Gareth Harmer explains why some seedier game ads should be relegated to history.
OPINION: Next month I’ll be packing up my bags and heading off to Gamescom. The yearly festival is organized to ‘celebrate the games’, but there’s also an unwritten subtext. With the rekindled friendships, fan gatherings and community meet-ups, it’s as much about celebrating the gamer.
It doesn’t matter who you are or what you play; for a week, the Koelnmesse in the heart of Cologne, Germany is our Woodstock. We come together not just to recognize gaming greatness, but to watch our heroes play in eSports tournaments, to cheer on the cosplayers. To bathe ourselves in everything that is great about gaming culture, in all its forms.
And yet, some games are promoted with marketing campaigns that deliberately try to drive a wedge into that inclusiveness, purely in the interest of making a fast buck. They’re happy to alienate huge chunks of the game playing audience with what they believe is a winning plan. And they’re prepared to make fools of us all by doing so.
The latest culprit is the marketing campaign for Wartune, a simple turn-based MMORPG with Diablo-inspired map crawling and Final Fantasy-style combat. In what looks like a replay of the mocked and ridiculed Evony campaign, some of Wartune’s ads began using ‘mature’ themes. It’s a strategy that landed it in hot water with the ESRB, after one ad series claimed it was an ‘Adults Only’ title when, in fact, it was unrated.
But instead of easing off, those behind the marketing campaign decided to double-down, trading the AO emblem for a ‘Male Gamers Only’ badge, and simultaneously alienating a sizeable chunk of potential players. That takes it beyond the level of using irrelevant smut to peddle a game, and into the realms of being downright divisive.
That’s not all. While driving away one part of the MMO market, these ads are also openly mocking the remainder, brazenly insinuating that those gamers can be lured by the promise of digital cleavage instead of actual compelling gameplay.
Confounding the situation further is the problem that a number of different publishers hold a license to provide Wartune to English-speaking customers. But, in the absence of clear labelling, everyone currently offering the game ends up being tarred with the same brush, even if they’re against the ads themselves.
The statistics alone make this marketing approach seem hideously out-dated. According to the Entertainment Software Alliance, over 47% of gamers are female. If we focus on a single category, Newzoo estimates that women make up a third of MMO players in the US. That’s roughly 26 million gamers that are being snubbed by this series of ads. It doesn’t make any business sense.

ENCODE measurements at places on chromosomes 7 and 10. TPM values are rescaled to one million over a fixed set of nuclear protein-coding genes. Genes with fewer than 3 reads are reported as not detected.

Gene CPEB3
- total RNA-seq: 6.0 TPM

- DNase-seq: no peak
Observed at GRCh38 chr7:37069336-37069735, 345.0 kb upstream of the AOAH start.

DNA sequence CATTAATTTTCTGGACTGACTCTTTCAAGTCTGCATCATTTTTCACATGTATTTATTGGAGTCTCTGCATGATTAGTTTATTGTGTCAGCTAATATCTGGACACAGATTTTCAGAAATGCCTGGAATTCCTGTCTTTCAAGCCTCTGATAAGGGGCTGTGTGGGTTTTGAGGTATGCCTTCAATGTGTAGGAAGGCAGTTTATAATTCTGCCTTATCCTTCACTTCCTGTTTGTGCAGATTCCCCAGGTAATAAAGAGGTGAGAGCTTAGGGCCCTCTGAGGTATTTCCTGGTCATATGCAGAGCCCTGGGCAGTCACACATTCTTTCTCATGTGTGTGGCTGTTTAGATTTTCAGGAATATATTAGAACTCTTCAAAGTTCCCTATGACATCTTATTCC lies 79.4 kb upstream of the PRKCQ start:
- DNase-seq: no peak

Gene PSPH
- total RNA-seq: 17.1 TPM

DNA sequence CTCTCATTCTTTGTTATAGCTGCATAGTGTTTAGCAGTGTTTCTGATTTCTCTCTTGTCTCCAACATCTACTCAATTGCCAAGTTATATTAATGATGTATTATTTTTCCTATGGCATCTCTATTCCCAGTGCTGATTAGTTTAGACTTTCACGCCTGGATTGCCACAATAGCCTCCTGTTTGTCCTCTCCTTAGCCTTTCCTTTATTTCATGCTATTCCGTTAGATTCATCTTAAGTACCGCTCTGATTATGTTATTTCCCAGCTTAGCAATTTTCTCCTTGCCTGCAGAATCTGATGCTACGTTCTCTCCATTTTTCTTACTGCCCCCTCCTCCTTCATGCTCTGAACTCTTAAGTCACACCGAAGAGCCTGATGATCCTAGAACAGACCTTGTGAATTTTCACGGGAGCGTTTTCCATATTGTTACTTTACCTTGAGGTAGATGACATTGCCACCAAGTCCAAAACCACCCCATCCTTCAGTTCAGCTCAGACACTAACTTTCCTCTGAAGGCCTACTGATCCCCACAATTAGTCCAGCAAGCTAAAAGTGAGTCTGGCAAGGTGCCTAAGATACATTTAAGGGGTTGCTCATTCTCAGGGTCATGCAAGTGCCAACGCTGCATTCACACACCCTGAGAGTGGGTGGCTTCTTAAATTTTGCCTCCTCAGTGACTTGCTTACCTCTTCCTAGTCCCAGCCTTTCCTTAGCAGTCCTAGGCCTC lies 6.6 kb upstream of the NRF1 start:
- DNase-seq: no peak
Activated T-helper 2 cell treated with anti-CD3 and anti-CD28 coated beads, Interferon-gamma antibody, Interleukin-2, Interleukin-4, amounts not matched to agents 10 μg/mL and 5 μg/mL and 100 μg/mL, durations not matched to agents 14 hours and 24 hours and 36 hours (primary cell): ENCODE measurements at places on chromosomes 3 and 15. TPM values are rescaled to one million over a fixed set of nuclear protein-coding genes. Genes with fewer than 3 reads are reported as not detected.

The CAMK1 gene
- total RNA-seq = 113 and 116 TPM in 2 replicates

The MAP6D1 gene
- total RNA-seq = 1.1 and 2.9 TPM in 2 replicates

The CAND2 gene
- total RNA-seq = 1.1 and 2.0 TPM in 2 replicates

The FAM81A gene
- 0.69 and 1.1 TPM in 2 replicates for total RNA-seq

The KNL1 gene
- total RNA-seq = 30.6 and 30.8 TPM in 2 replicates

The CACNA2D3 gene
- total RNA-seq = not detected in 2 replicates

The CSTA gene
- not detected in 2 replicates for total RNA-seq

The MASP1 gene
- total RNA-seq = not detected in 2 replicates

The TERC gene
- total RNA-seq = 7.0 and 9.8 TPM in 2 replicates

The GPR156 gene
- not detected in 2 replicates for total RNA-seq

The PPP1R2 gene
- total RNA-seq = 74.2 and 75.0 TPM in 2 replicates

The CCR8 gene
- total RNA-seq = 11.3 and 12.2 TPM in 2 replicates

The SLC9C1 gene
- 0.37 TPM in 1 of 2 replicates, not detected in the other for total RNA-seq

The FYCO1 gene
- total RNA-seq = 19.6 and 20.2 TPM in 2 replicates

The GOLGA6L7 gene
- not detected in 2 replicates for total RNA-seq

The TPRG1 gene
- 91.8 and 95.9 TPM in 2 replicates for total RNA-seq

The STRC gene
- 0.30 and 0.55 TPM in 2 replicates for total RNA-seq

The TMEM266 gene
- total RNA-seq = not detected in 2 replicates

Turning that into cash, the North American MMO market is estimated to generate $2.5 billion in 2013, according to payments processor GlobalCollect. This marketing strategy could be driving away as much as $800 million a year in the US and Canada alone, from female gamers who choose to spend their time and money in other games.
MMOs are unique among games, in that they attract gamers who play together. Friendships have been forged in them, relationships have been sustained in them and marriages have resulted from them. The message from these ads is counter to what the MMO genre offers and instead encourages solo play, proclaiming that ‘your friends won’t be seeing much of you!’
To most gamers, the stereotype of the sad, lonely basement-dweller who uses MMOs to escape from reality is a tired joke. Awful game advertising, such as that for Wartune, treats that broken myth as reality.
In an industry that’s counting where every dollar comes from, it seems short-sighted in the extreme to ignore a large chunk of potential gamers. In a business that’s all about finding growth, marketing campaigns like these run the risk of achieving the opposite.
Next month I’ll be celebrating all forms of game and all types of gamer. But as gaming evolves within modern society, it highlights those in the industry that remain firmly stuck in the prehistoric age. Just like the dinosaurs, these business practices are destined for extinction.
Gareth “Gazimoff” Harmer, Senior Contributing Editor
Follow me on Twitter @Gazimoff